South African Airways has banned the charging of Samsung Galaxy Note 7 smartphones on board all its aircraft effective from Saturday, amid battery explosion reports.
“South African Airways has taken a decision to prohibit the charging of Samsung Note 7 mobile phones on board all its aircraft,” SAA spokesman Tlali Tlali said.
“SAA will make appropriate announcements on board to remind passengers of this restriction and our crew has been briefed as well.
“This does not amount to an outright ban of the device on our flights. We trust that all our customers will cooperate fully and observe this request which the airline is making based on safety considerations for passengers and crew,” he added.
Tlali said that the decision will be effective as of Saturday, 10 September until further notice.
The South African Civil Aviation Authority (SACAA) has also taken note of recent reports of exploding Note 7 batteries and concerns raised regarding the device.
“Moreover, the SACAA has also noted the announcement by Samsung to stop the sales of the Galaxy Note7, and the company’s offer to replace similar devices already in customers’ possession,” SACAA said in a statement.
“In light of these developments, the SACAA is currently and carefully looking into this matter and will take an appropriate decision in due course,” the statement read.
However, the SACAA said that the current regulations do not prohibit airlines and operators from introducing additional and appropriate measures that would enhance civil aviation safety and security.
Meanwhile, a spokesman for Comair, which operates Kulula.com and British Airways flights in South Africa, said that the company’s aircraft were not fitted with power sockets, so they would not be affected by faults which have been encountered with the Samsung Note 7.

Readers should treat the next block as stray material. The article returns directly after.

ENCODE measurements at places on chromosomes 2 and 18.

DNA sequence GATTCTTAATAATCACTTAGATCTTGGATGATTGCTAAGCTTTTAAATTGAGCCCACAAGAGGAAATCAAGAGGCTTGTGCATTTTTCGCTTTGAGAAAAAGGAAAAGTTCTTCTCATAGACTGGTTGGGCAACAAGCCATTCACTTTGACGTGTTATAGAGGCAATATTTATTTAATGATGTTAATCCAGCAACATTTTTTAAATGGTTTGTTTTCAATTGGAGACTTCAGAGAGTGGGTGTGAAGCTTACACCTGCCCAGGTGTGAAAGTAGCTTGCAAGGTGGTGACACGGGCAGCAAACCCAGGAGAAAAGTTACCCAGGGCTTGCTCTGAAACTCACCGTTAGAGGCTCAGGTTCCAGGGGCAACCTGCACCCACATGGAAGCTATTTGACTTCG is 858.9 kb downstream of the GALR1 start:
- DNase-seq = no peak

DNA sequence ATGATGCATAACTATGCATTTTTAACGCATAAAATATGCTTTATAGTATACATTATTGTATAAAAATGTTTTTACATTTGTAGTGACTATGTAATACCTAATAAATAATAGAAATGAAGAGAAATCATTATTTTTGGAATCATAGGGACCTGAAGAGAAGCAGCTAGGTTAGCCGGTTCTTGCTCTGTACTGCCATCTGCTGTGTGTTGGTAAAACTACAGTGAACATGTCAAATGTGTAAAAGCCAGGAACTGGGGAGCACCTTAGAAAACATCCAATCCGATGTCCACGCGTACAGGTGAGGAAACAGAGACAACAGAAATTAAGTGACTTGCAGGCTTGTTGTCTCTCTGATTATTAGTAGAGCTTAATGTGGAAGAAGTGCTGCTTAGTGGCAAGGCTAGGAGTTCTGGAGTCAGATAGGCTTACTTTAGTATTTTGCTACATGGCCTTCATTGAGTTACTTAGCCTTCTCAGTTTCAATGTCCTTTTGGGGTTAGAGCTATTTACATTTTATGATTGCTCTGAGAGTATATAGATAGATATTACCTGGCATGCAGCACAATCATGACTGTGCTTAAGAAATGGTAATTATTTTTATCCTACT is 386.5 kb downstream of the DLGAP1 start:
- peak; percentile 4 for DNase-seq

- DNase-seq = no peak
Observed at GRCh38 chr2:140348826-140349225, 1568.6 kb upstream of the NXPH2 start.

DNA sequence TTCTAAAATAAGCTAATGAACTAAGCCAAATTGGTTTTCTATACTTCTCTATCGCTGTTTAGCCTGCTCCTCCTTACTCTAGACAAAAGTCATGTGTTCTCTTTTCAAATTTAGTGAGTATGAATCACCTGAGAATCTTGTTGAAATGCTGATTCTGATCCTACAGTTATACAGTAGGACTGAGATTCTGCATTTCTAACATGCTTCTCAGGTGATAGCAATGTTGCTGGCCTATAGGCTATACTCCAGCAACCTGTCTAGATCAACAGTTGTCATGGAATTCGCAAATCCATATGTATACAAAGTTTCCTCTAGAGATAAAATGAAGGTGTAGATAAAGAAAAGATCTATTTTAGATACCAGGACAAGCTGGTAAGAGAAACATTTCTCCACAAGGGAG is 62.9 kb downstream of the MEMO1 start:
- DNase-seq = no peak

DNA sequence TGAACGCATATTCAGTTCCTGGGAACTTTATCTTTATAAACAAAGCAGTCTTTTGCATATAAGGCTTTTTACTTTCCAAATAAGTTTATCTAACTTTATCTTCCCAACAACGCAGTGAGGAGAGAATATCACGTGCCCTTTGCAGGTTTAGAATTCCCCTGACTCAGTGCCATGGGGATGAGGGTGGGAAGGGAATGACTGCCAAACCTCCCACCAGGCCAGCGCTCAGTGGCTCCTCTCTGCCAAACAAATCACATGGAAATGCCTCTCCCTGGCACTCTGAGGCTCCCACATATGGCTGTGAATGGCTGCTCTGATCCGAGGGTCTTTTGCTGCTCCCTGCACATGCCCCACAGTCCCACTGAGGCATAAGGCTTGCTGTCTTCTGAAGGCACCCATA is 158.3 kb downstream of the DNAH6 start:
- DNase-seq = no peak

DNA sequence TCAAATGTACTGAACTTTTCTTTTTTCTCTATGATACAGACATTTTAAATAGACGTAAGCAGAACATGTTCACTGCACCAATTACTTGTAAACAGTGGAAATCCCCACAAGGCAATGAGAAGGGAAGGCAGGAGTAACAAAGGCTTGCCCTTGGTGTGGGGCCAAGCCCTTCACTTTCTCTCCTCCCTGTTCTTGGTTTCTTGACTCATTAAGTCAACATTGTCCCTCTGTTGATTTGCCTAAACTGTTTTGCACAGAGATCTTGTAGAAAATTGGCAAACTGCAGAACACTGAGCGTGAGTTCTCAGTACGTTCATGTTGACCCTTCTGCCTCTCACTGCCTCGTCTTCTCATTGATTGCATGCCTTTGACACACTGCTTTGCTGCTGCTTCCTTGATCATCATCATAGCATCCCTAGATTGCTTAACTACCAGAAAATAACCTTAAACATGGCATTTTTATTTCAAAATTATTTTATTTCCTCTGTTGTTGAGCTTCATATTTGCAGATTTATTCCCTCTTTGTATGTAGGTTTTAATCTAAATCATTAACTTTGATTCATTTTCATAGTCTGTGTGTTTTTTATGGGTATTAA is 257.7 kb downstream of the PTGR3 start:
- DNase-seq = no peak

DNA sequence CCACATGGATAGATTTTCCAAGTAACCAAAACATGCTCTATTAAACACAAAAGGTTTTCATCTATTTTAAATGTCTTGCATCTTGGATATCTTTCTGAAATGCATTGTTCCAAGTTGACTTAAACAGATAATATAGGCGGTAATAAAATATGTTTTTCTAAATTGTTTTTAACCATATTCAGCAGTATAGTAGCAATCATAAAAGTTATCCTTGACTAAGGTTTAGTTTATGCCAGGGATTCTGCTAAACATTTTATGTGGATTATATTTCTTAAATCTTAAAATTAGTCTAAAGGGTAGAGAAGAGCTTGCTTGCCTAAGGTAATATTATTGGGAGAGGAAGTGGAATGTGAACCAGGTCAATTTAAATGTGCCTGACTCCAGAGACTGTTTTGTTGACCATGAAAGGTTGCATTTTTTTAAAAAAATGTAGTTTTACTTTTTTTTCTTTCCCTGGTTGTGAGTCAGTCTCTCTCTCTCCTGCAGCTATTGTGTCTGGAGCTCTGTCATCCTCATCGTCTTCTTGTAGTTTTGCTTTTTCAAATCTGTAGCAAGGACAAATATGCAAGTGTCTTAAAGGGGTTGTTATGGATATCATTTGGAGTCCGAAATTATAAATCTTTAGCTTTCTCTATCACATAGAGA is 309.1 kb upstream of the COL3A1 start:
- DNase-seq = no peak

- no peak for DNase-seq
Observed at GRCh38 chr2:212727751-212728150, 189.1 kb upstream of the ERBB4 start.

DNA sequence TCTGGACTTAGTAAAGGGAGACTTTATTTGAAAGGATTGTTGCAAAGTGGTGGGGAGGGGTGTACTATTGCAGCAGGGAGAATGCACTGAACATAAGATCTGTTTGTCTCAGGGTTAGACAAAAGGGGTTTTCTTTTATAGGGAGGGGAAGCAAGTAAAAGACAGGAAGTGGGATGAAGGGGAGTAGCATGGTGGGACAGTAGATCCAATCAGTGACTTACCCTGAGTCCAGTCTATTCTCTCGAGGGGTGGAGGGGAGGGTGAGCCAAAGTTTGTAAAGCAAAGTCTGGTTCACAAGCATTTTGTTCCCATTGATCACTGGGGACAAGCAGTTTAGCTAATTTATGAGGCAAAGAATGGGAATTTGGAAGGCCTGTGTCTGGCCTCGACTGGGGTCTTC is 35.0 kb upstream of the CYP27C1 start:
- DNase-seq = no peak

“It’s thus not necessary to ban the Samsung Note 7 from our flights,” Comair operations director Martin Louw said.
“That said, we adhere precisely to the very specific procedures outlined by the Civil Aviation Authority and Boeing, including those procedures which involve electronic devices. The safety of our crew and passengers is always our foremost priority,” Louw said.
Comair said it had not yet received instructions from regulators on the use of power banks and personal chargers. But if that changed, they would ensure adherence on board aircraft to any new instructions.
“As stated, the safety of our crew and passengers is always our foremost priority,” Louw said.
Samsung South Africa on Thursday put a stop all pre-orders of the Note 7 in the country after 35 cases of faulty devices as reported by the company.
Initial reports suggested that charging the device without the original charger led to the risk of exploding batteries.
The company said earlier that the availability date, which had initially been set as 23 September, had also been postponed until further notice.
Meanwhile, the US Federal Aviation Administration has this week joined four Australian airlines in banning usage of the Samsung Galaxy Note 7 on board flights.